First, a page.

5 Good Reasons to Include Pumpkin in Your Pet’s Diet

August 29, 2016


Pumpkin in pet food is good for pets.

Have you noticed how many brands of pet food are including pumpkin as an ingredient?  This is a good idea because pumpkin offers many health benefits to dogs and cats. I find it included in cans of dog and cat food, as well as in dry kibble. I always keep an extra can of processed pumpkin in my pantry in case one of the animals becomes ill. It’s a go-to staple.

Below are ways that pumpkin can help keep your pet healthy:

*Pumpkin is high in fiber. That makes it good for a home remedy for diarrhea in dogs or cats, at least in small amounts.  The pumpkin binds the contents of the digestive tract and absorbs extra water.

*Pumpkin also helps pets with constipation problems. Surprisingly, this food item helps with both health issues. Because pumpkin is so packed with fiber, it can help keep Fluffy and Fido “regular.”

*Pumpkin is packed with moisture.  Cats, especially, don’t drink enough water on their own. Feeding them a little bit of pumpkin as a snack or in their food a couple times a day will help alleviate the problem that not drinking enough water can create.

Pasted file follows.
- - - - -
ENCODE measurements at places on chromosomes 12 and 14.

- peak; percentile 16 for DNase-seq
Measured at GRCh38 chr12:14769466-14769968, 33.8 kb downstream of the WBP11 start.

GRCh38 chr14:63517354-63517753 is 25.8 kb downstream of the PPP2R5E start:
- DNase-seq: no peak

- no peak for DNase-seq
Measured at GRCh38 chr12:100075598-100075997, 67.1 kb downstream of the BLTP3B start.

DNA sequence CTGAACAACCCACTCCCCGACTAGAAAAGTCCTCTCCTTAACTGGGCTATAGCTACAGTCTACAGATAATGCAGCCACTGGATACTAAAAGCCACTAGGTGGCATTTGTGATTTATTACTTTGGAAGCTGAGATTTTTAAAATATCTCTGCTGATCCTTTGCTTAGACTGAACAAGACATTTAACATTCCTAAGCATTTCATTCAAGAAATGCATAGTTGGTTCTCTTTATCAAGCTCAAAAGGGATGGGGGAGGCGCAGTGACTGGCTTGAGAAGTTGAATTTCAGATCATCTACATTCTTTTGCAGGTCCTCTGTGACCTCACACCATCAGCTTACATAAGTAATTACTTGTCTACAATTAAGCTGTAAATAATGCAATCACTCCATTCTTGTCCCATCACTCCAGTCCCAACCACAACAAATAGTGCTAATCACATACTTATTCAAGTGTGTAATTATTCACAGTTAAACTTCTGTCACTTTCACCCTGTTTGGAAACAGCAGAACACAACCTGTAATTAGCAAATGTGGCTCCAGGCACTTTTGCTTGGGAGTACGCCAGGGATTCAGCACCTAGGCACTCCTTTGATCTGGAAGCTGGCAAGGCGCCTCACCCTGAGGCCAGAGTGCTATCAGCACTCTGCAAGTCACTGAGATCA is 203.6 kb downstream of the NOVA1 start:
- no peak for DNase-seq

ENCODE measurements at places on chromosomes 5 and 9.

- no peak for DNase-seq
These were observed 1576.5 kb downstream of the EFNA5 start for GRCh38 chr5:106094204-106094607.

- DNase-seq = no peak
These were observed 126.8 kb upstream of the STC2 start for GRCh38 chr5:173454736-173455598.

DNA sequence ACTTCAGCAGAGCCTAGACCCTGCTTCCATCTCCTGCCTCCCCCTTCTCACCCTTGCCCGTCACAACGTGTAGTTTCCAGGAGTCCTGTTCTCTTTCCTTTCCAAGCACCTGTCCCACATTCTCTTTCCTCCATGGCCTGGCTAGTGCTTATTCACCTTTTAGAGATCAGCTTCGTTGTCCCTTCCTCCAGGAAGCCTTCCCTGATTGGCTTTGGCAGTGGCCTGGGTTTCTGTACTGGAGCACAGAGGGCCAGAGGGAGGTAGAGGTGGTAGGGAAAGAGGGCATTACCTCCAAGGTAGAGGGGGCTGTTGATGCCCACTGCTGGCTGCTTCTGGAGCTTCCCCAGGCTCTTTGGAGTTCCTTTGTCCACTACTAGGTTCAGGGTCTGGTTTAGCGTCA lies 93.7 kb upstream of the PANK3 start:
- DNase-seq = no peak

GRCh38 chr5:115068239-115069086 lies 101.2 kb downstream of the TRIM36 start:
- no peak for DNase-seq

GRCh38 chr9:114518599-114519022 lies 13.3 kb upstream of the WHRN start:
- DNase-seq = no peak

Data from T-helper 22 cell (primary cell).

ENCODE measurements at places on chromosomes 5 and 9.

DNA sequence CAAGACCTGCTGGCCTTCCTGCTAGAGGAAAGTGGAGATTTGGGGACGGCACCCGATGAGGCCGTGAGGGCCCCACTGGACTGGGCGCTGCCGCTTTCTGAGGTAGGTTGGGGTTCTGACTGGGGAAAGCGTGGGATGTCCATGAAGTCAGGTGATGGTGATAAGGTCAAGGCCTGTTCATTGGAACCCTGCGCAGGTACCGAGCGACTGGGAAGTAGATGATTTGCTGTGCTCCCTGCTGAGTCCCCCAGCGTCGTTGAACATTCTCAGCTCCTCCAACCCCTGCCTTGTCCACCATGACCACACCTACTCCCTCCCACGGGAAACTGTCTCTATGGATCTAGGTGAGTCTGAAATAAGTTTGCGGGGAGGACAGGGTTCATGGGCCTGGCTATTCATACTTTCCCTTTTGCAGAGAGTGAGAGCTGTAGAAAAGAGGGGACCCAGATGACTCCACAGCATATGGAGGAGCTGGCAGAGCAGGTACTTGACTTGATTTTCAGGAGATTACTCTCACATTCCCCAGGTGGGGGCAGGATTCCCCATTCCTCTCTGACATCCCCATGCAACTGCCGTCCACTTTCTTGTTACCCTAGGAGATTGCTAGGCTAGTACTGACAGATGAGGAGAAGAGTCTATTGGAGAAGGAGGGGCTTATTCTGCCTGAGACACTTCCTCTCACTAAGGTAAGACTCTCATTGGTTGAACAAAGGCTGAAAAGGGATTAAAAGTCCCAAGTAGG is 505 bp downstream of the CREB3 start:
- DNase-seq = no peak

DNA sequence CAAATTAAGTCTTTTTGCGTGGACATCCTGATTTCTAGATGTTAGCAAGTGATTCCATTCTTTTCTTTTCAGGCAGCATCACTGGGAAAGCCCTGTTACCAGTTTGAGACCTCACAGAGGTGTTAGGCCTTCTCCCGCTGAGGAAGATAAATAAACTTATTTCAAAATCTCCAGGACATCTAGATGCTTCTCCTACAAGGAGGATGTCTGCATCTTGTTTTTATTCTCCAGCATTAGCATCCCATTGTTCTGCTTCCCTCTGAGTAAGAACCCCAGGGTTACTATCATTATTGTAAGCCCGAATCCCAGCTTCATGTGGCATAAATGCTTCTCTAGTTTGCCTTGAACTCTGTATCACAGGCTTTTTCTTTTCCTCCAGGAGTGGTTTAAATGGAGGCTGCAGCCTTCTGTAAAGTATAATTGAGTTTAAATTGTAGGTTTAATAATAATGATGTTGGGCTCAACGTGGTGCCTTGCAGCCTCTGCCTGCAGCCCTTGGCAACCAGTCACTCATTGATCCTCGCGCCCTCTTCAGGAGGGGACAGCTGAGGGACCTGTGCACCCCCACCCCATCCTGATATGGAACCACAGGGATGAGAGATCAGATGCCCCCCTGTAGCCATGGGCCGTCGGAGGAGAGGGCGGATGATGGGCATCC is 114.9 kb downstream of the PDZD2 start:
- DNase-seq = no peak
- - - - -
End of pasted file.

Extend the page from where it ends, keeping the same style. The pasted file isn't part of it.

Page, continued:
*Pumpkin is high in vitamins and antioxidants.  It contains as much potassium as bananas and is loaded with magnesium, iron, zinc, beta carotene and Vitamins A and C.

*Pumpkin helps prevent hairballs.  The fiber in the pumpkin keeps the hair that Fluffy ingests moving naturally through the animal’s digestive system.  I’ve used this with my cats for years, and it does seem to help.

The fact that pumpkin is low in fat also benefits your pet’s health. It is important to use canned pumpkin, unless you actually take time to scrape and cook the pulp from a fresh pumpkin. Too many people allow a fresh pumpkin to sit around for days and don’t realize that the vegetable can grow bacteria and mold. The canned product is much easier and you can always have a can on hand when needed.  Be sure it is the pure pumpkin and not pie filling, which includes a lot of ingredients, including sugar, that won’t help Fluffy or Fido.

My cats don’t like anything extra added to their food, so I have learned to give them a dab of pumpkin on my finger a couple of times a day.  They think it’s a treat and look forward to it and the extra attention. My dog will eat anything that isn’t nailed down, so adding a tablespoon or more to her food bowl is easy.

As always, I recommend discussing the addition of pumpkin to your pet’s diet with your veterinary professional.  He or she  knows best.

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